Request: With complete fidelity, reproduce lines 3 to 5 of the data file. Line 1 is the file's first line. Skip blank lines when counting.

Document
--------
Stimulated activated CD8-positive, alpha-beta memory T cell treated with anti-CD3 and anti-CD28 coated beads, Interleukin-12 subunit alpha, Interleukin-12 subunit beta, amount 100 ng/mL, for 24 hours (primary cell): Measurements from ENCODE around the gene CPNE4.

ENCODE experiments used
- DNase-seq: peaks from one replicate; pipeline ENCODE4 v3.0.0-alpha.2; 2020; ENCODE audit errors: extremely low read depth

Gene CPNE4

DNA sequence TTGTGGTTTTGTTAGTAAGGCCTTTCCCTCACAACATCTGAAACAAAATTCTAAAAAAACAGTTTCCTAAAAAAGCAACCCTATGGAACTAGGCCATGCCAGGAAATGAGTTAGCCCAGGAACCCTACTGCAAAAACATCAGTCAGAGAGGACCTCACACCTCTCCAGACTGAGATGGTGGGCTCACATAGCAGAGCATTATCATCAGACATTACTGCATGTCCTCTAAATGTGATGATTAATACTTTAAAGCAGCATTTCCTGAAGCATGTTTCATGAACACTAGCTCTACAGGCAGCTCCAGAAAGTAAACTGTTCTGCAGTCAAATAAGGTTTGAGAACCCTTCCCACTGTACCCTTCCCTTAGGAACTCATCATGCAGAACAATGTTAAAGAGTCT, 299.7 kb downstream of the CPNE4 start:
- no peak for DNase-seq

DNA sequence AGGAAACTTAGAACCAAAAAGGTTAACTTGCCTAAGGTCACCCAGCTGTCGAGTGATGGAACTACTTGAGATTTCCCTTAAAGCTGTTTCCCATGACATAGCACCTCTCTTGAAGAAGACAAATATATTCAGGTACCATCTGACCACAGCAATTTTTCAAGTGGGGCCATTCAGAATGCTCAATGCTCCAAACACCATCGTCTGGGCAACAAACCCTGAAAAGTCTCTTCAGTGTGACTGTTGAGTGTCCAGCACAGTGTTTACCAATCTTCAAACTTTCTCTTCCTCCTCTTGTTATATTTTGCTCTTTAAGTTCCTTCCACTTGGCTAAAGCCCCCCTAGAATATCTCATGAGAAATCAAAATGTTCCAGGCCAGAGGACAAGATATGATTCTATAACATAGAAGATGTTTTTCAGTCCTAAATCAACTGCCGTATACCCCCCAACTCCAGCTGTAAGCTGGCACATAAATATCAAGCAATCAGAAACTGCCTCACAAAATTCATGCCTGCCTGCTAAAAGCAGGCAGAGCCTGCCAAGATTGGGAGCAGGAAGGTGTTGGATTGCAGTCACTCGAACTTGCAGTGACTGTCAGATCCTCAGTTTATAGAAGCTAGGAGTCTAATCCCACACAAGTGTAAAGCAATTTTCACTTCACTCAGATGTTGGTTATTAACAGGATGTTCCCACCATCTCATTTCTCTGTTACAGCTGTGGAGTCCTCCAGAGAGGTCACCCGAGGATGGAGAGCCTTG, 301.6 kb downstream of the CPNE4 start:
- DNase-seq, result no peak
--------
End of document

- DNase-seq: peaks from one replicate; pipeline ENCODE4 v3.0.0-alpha.2; 2020; ENCODE audit errors: extremely low read depth

Gene CPNE4

DNA sequence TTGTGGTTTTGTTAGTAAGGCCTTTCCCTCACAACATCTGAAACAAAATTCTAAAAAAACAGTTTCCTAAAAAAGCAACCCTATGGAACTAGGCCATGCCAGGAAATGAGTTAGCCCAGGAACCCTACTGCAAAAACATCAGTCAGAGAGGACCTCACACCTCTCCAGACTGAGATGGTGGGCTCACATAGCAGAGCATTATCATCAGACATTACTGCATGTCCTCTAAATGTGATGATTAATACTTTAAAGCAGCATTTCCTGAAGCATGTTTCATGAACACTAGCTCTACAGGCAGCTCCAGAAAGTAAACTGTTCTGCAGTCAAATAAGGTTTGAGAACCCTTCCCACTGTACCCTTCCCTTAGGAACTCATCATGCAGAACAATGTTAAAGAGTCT, 299.7 kb downstream of the CPNE4 start: